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Gunther Schmidl
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It was up on rpg.drivethroughstuff.com for a while, then got pulled, and will apparently be available from there again.
 
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terminashka tushe
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I think that thing with www.rpg.drivethrustuff.com is on purpose. FF just want to accumulate more book sales before they release the PDF version of the rules. Generally I think that the PDF rules must be free in their support page as an excuse for misfortune previous one after all this is a fix for the game from y2007 - 3 years this game collect dust on my shelf just because someone did not finished his work properly.
Another thing if they want to sell it - ok but make it more desirable, for instance to print all these bonus tokens which hangs needless on their support page.
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Gunther Schmidl
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Here it is now: http://www.fantasyflightgames.com/edge_news.asp?eidn=1373
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Burkhard Hannig
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blark wrote:


- No handy reference chart. This should have been a natural for the book, but just wasn't there. One page for the players to see weapon dice pools at a glance, or the default dice pool reminder, or basic breakdowns on how grenades work, etc. Obviously it's easy enough to make one myself, but it seems like it should be there already (on the back cover of the book would have been the best place).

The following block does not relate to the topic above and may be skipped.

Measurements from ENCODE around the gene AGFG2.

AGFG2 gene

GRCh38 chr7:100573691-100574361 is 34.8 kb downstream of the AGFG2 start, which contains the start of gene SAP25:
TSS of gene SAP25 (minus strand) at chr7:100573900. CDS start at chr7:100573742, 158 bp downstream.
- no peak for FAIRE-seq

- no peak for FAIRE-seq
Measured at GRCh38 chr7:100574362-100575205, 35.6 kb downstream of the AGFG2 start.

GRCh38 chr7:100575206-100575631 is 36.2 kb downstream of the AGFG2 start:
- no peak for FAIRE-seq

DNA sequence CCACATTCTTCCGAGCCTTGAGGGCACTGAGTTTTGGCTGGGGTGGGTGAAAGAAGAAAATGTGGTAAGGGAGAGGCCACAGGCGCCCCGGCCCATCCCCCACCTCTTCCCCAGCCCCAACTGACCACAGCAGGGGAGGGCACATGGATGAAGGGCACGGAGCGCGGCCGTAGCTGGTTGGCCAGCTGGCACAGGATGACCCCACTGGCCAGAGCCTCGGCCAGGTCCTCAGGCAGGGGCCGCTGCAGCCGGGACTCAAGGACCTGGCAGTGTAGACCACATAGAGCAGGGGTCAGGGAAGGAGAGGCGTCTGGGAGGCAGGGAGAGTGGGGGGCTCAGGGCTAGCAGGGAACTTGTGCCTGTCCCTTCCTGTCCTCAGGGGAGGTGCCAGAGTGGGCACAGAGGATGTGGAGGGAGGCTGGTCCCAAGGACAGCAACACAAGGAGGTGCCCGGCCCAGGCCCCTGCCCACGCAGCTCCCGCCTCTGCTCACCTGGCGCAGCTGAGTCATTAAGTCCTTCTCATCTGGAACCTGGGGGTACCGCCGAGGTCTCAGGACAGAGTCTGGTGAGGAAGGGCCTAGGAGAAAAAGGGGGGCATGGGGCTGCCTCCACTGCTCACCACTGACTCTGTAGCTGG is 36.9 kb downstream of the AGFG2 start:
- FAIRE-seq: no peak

- More background on the Tannhäuser world. This book is mostly rules, with very little fluff. As a revision of the rules for a game folks know, this is great. But when the book is in the core game set, it's going to have very little about the alternate history that the game is set in, and that's a bit sad. I'd have liked a timeline or just some themed "memo" across a page for "new recruits" reminding them what they're fighting for. Again, it's a bit nit-picky, but would have been nice to see.


Hello,

I like the new version, too.
But you are correct it is annoying for a high class rulebook to not have included some kind of QRS.
And I was also disappointed about the lack of new background material.

But overall it is a great product and I am eager to play Tannhäuser again.
 
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Brad Hurst
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As I've read through the rulebook (new one) and started to look at the old rulebook, I wonder why they eliminated minimum weapon ranges. I don't like that change, if only because it created a bit more differentiation between weapons. If you have an automatic and a pistol now, why ever use the pistol? With minimum ranges, at least there would be a reason to use it. From those of you with major experience in this game, am I way off base thinking this?